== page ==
Several Dallas City Council members are renewing their support for a property tax rate hike after hearing the latest forecast for declining street conditions with a third straight year of reduced maintenance spending in a proposed city budget.
The briefing was presented at a City Council budget workshop Wednesday.
City Manager Mary Suhm told council members that pothole-patching crews would not be reduced, but that cuts to other street maintenance procedures would likely increase the number of potholes.
“I can’t stand here and swear that every pothole is going to be fixed," she said. "As long as you go without this maintenance, the more potholes you have."
City leaders are working to solve an expected $130 million shortfall in the next fiscal year, which takes effect Oct. 1.
The street maintenance reductions come in addition to proposed cuts in libraries, parks and recreation centers. Civilian employees currently take unpaid furlough days to save the city money, and plans call for adding police and firefighters to the furlough list. The size of the police force could also shrink as officers leave the force after several years of police force expansion.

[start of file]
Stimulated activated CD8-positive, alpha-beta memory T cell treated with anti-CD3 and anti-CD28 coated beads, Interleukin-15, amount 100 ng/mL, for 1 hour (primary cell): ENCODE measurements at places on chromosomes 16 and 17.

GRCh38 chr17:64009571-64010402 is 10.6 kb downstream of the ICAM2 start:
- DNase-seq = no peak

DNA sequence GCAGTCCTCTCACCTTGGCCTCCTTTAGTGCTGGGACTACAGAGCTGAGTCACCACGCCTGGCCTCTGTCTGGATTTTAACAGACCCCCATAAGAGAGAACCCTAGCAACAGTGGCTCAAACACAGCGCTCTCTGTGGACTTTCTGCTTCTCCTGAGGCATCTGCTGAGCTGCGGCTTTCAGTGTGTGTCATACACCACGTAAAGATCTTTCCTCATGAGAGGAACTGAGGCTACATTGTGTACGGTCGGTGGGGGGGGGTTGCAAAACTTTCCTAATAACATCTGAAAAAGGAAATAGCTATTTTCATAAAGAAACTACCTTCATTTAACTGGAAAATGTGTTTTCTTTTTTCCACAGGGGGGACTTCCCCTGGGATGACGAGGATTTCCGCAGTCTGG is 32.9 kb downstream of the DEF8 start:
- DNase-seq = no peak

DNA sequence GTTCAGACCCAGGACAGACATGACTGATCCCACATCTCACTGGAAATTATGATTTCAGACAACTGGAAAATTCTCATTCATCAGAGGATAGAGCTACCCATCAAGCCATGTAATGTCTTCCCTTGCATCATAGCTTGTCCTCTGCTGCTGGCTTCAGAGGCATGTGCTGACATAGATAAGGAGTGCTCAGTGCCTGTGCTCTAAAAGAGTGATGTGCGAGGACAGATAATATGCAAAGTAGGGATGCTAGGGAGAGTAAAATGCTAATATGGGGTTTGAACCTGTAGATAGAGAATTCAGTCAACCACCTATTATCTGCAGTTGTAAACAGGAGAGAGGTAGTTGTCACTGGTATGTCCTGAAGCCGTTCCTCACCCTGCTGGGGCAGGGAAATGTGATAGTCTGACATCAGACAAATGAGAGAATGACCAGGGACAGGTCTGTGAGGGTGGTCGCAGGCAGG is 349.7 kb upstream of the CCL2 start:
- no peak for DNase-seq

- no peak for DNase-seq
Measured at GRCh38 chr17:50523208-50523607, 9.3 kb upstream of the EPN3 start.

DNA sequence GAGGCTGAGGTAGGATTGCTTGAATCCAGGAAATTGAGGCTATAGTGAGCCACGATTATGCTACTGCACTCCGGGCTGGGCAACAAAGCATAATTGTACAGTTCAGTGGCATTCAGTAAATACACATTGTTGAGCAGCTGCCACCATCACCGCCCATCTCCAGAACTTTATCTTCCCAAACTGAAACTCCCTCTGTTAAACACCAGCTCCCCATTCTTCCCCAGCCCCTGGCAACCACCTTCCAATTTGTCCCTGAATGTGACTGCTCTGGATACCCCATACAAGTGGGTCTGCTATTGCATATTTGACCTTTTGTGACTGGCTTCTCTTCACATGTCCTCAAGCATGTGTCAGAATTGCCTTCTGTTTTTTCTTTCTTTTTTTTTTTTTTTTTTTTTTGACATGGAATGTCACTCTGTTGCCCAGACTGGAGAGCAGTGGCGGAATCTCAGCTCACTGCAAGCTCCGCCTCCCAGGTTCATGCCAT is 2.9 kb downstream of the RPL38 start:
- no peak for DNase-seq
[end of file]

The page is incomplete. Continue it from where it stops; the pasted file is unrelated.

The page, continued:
“I kind of feel like our budget exercise this year is like potholes,” Councilman Dave Neumann said. “We’re doing temporary patches, hoping that in the long term, we can survive that.”
But several members support a tax rate increase instead of further service reductions. And they pushed harder for it Wednesday after hearing the street repair report.
“We need to look at a small tax increase and dealing with some of these major concerns that we have,” Councilwoman Carolyn Davis said.
“You’re going to be known as the 1981 council that let everything go to crap,” Councilman Steve Salazar told the others. “You have to address the issues of the services of the city.”
Mayor Tom Leppert said the quality of Dallas streets is still nowhere near as bad as it was in the '80s and a tax rate increase would be a mistake at this time when the Dallas economy is on the verge of recovery.
“Long-term, we’ve got to have a strong city, and the only way to have a strong city is with a growing economy,” Leppert said.
The mayor and several other members said a bond issue is needed to borrow money for capital improvements such as street reconstruction.
“We’re going to maintain all the potholes, and we’ll deal with all that situation, but the big street repairs -- that never comes from the operating budget. That’s got to be a bond issue,” Leppert said.
Councilwoman Angela Hunt said borrowing money for reconstructing streets would be more expensive than the maintenance that is being deferred.
“I believe it will cost us more than if we invest now in slurry seal and micro surfacing,” she said.
A bond referendum would not likely be held until May 2011. Decisions on the next year's operating budget must come in September.
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